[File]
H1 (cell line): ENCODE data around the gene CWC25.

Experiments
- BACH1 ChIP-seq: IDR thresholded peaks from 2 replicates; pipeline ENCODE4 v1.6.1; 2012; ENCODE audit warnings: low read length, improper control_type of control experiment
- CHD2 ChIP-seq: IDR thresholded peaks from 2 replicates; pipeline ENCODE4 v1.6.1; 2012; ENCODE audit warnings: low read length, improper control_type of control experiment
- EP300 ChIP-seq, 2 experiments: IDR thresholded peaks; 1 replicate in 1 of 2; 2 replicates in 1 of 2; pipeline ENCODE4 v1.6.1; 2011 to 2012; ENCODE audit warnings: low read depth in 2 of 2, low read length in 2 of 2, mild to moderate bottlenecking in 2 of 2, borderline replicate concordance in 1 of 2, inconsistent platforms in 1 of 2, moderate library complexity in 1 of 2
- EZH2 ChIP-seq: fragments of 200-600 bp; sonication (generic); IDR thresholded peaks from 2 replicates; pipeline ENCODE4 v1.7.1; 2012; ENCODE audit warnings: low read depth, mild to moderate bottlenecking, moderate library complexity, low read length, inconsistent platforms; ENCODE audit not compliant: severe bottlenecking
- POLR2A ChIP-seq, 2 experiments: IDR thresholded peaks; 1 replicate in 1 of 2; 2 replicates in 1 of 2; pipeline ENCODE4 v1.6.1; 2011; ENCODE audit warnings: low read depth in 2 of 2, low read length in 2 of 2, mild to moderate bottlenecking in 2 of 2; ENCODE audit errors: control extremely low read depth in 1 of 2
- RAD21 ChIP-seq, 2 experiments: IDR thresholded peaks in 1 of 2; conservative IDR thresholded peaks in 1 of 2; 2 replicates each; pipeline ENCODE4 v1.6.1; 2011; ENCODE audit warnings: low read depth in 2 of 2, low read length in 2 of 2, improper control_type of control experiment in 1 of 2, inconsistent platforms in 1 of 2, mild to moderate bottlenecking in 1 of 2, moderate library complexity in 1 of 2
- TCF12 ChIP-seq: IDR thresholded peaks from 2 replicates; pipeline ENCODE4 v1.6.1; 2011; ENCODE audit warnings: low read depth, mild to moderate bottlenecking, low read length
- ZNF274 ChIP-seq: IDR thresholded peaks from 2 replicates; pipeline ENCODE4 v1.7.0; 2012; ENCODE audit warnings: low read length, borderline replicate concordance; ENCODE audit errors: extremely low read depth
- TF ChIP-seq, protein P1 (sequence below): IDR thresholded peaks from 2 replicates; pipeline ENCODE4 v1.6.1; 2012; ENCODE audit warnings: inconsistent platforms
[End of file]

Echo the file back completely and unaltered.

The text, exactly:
H1 (cell line): ENCODE data around the gene CWC25.

Experiments
- BACH1 ChIP-seq: IDR thresholded peaks from 2 replicates; pipeline ENCODE4 v1.6.1; 2012; ENCODE audit warnings: low read length, improper control_type of control experiment
- CHD2 ChIP-seq: IDR thresholded peaks from 2 replicates; pipeline ENCODE4 v1.6.1; 2012; ENCODE audit warnings: low read length, improper control_type of control experiment
- EP300 ChIP-seq, 2 experiments: IDR thresholded peaks; 1 replicate in 1 of 2; 2 replicates in 1 of 2; pipeline ENCODE4 v1.6.1; 2011 to 2012; ENCODE audit warnings: low read depth in 2 of 2, low read length in 2 of 2, mild to moderate bottlenecking in 2 of 2, borderline replicate concordance in 1 of 2, inconsistent platforms in 1 of 2, moderate library complexity in 1 of 2
- EZH2 ChIP-seq: fragments of 200-600 bp; sonication (generic); IDR thresholded peaks from 2 replicates; pipeline ENCODE4 v1.7.1; 2012; ENCODE audit warnings: low read depth, mild to moderate bottlenecking, moderate library complexity, low read length, inconsistent platforms; ENCODE audit not compliant: severe bottlenecking
- POLR2A ChIP-seq, 2 experiments: IDR thresholded peaks; 1 replicate in 1 of 2; 2 replicates in 1 of 2; pipeline ENCODE4 v1.6.1; 2011; ENCODE audit warnings: low read depth in 2 of 2, low read length in 2 of 2, mild to moderate bottlenecking in 2 of 2; ENCODE audit errors: control extremely low read depth in 1 of 2
- RAD21 ChIP-seq, 2 experiments: IDR thresholded peaks in 1 of 2; conservative IDR thresholded peaks in 1 of 2; 2 replicates each; pipeline ENCODE4 v1.6.1; 2011; ENCODE audit warnings: low read depth in 2 of 2, low read length in 2 of 2, improper control_type of control experiment in 1 of 2, inconsistent platforms in 1 of 2, mild to moderate bottlenecking in 1 of 2, moderate library complexity in 1 of 2
- TCF12 ChIP-seq: IDR thresholded peaks from 2 replicates; pipeline ENCODE4 v1.6.1; 2011; ENCODE audit warnings: low read depth, mild to moderate bottlenecking, low read length
- ZNF274 ChIP-seq: IDR thresholded peaks from 2 replicates; pipeline ENCODE4 v1.7.0; 2012; ENCODE audit warnings: low read length, borderline replicate concordance; ENCODE audit errors: extremely low read depth
- TF ChIP-seq, protein P1 (sequence below): IDR thresholded peaks from 2 replicates; pipeline ENCODE4 v1.6.1; 2012; ENCODE audit warnings: inconsistent platforms